In October, SplashData scrutinized files containing millions of passwords stolen by hackers. It released its annual Worst Passwords of 2012 list. The number one worst password last year was “password”. VMC Senior Solutions Architect and Manager Stephen Crabtree knows the vulnerabilities a faulty password exposes. He and his team have created a test to help circumvent security issues.
Simply put, passwords give people access to hidden areas. There are many standards for setting up passwords and that’s why we often run across applications or devices that have different password requirements. Sometimes, this is a pain point for end users, as they are in and out of many types of systems; it can be very difficult to remember which password gets inputted where. Multiply that times several web sites, multiple devices and several application specific passwords, and you begin to comprehend why people understandably become lax with password protection.
However, mobile devices are important to protect because they move around and utilize wi-fi, where information is easy to gather with a sniffer. This vulnerability also potentially affects wired networks, as our current businesses often allow us to log into networks with our mobile devices. Thus, it’s important to strengthen security by password protecting a device. Password check tests are part of the mobile security suite for devices, applications, and/or systems that my team and I have developed. There are four tests: capability, presence, utilization, and strength.
Password capability is about determining whether a device can have a password – believe it or not, some devices don’t have this feature. This test also determines the number of password, or doors, that protect information on a device. For instance, whether there are secondary and tertiary passwords for banking applications on the phone.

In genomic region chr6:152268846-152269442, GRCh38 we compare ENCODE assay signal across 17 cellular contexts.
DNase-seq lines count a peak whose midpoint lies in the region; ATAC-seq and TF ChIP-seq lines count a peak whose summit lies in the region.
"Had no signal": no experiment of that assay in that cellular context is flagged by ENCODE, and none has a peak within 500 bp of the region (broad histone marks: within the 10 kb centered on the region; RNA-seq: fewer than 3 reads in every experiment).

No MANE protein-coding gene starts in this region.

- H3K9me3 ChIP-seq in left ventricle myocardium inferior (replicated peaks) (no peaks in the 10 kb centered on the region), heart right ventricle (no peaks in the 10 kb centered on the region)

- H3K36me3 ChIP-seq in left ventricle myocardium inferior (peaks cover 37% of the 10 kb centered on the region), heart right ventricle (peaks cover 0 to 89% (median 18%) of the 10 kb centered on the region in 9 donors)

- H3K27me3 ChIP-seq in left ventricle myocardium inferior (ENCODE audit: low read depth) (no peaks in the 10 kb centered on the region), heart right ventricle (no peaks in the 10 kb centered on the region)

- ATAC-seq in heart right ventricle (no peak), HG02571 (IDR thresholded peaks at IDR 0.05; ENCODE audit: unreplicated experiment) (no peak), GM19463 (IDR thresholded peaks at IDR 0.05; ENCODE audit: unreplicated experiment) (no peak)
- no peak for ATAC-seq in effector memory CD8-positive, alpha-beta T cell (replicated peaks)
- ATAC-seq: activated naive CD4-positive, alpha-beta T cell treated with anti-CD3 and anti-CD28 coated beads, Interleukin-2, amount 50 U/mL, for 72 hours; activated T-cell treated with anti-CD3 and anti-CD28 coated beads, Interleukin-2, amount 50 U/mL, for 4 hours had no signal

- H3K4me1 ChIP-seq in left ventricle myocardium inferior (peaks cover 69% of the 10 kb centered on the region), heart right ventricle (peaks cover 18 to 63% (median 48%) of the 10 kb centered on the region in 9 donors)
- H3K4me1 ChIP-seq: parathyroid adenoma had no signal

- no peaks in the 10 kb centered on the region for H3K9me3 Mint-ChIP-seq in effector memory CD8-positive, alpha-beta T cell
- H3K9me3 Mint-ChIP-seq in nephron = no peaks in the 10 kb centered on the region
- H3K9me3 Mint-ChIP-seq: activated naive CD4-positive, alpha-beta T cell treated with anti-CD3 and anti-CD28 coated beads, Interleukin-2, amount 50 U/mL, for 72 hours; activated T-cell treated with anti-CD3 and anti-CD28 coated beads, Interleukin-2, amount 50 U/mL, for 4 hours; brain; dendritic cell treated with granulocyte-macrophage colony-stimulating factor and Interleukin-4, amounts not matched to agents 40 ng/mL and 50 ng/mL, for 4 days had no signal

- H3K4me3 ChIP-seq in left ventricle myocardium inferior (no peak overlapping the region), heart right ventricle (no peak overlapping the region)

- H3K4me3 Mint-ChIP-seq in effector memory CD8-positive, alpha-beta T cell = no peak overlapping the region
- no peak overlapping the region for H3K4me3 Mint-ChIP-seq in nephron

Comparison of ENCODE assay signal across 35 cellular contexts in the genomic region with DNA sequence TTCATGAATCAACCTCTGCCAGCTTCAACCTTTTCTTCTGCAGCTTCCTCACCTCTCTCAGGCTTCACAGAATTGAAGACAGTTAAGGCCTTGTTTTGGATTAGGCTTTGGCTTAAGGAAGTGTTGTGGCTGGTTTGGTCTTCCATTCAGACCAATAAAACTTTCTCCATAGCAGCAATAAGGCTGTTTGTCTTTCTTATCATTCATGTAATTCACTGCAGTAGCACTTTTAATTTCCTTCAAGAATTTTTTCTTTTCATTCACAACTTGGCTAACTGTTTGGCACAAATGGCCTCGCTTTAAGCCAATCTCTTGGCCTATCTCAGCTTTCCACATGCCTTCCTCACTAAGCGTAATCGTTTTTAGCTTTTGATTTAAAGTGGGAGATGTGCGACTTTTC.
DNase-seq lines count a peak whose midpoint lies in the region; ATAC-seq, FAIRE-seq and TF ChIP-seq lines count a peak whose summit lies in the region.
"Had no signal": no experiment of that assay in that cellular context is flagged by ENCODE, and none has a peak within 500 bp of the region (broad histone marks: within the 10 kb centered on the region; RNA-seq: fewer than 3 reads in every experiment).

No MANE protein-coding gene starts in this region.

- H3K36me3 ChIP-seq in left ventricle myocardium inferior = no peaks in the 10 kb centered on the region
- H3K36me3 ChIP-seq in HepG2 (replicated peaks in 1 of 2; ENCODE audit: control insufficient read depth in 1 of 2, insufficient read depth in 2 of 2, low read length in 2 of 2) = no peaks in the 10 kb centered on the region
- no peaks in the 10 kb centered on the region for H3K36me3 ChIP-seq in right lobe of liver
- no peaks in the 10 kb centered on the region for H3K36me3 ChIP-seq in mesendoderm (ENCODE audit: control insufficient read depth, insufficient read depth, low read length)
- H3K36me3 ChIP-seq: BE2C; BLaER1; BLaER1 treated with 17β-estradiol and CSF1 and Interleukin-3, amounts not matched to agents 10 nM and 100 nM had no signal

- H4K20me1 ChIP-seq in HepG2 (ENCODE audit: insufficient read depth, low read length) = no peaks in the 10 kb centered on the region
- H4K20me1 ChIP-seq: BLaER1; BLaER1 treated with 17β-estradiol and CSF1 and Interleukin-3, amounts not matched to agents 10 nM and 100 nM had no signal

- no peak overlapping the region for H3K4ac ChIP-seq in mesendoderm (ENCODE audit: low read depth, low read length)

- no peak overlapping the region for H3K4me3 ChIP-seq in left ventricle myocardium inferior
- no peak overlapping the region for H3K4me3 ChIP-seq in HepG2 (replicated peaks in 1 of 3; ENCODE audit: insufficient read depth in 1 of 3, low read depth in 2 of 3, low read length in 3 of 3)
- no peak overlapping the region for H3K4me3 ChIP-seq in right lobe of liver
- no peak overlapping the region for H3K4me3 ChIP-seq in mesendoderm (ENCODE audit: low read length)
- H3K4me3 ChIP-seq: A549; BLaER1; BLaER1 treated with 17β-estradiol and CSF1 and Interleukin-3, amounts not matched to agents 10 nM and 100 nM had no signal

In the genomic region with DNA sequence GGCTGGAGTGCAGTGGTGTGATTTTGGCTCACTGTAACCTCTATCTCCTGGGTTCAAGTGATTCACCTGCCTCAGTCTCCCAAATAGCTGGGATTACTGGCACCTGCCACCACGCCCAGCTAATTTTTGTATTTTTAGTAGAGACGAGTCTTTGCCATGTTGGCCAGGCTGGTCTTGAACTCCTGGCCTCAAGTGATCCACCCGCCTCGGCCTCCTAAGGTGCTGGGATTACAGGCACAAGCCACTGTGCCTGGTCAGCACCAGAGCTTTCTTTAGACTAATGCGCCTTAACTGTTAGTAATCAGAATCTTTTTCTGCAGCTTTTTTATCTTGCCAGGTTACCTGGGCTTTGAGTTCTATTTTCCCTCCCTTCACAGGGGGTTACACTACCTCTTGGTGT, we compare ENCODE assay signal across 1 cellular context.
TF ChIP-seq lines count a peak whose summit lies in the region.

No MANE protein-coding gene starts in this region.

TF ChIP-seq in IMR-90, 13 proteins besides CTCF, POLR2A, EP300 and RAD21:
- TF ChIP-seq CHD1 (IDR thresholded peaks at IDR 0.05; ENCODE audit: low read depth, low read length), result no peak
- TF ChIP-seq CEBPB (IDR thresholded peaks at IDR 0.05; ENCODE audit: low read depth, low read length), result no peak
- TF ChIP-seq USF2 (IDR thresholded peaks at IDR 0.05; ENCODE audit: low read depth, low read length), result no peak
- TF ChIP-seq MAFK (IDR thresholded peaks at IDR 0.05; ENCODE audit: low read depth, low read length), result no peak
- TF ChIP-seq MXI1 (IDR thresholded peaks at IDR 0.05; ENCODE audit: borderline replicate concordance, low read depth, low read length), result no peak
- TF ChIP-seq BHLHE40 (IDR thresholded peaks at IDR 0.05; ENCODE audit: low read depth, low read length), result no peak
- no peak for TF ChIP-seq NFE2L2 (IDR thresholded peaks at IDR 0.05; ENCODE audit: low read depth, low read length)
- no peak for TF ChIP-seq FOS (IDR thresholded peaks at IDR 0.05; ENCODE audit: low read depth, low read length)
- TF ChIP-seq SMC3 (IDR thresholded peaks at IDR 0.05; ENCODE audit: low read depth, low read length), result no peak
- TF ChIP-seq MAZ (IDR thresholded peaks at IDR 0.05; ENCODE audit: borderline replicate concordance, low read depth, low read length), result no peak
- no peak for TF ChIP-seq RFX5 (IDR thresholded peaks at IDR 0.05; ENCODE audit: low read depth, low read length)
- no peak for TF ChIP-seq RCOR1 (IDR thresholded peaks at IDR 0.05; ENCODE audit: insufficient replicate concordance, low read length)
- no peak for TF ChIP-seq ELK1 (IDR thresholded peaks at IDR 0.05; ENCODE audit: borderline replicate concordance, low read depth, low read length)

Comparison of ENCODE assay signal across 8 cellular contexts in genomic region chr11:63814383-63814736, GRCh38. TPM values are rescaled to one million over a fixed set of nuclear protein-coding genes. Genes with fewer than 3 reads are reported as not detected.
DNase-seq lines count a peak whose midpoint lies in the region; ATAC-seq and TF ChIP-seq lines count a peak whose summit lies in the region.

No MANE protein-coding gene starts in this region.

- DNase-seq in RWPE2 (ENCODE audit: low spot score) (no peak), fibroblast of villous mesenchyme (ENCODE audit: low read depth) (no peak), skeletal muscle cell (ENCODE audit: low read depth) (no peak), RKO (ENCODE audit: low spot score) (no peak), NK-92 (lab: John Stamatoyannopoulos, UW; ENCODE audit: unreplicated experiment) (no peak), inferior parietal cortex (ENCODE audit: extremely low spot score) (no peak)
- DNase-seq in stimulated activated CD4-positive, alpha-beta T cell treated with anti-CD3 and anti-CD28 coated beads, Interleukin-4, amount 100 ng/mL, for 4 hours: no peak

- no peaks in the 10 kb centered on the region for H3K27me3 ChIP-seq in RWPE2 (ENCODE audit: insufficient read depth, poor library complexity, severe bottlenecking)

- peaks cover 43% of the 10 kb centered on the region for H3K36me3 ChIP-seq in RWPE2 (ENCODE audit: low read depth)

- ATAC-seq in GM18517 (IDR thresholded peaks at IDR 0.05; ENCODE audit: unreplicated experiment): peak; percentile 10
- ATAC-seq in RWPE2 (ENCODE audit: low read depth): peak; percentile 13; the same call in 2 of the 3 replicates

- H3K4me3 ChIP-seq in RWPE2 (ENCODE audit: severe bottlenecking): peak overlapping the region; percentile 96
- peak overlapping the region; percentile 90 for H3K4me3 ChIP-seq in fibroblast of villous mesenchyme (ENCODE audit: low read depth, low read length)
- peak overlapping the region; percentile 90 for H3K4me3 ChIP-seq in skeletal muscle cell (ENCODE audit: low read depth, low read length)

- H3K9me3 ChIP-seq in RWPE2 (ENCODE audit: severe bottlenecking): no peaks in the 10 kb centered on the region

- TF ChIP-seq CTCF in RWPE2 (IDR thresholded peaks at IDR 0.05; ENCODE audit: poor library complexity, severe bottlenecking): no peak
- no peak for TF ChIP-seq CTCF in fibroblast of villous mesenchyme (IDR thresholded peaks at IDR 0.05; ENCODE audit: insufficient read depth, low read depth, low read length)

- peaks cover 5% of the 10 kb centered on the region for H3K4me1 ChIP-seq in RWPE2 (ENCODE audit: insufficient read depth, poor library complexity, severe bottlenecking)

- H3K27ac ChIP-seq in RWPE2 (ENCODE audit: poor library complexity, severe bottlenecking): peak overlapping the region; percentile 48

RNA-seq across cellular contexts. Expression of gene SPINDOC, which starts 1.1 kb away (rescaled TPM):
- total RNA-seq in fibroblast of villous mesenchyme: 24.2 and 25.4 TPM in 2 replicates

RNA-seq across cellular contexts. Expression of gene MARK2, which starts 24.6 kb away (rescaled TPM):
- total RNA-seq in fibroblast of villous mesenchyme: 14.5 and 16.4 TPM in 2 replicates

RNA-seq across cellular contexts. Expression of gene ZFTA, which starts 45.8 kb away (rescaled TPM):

Password presence is whether the option to have a password is turned on and configured and, if there, whether or not a password actually exists.
Password utilization is concerned with the ongoing maintenance and use of passwords, if users are changing their passwords on a regular basis, whether they are prompted to or whether they do it of their own volition. This test also checks whether the same kind of password is being used across other devices or applications.
We also check the password strength. It’s important to create passwords that are hard to guess – that’s why many systems prompt us to create ones with special characters. A password of “password”, for instance, is much easier to guess than a password like “FYrV#79!4”.
When we run this test for a developer or manufacturer, we walk down the list of tests and back up it with every credential for every application or system. Then, we explore the various ways to strengthen the password protection and make our recommendations.
Creating strong mechanisms around password protection is a relatively easy way to guard against security breaches. What steps have you taken to ensure your customers feel secure in entrusting your system with their information?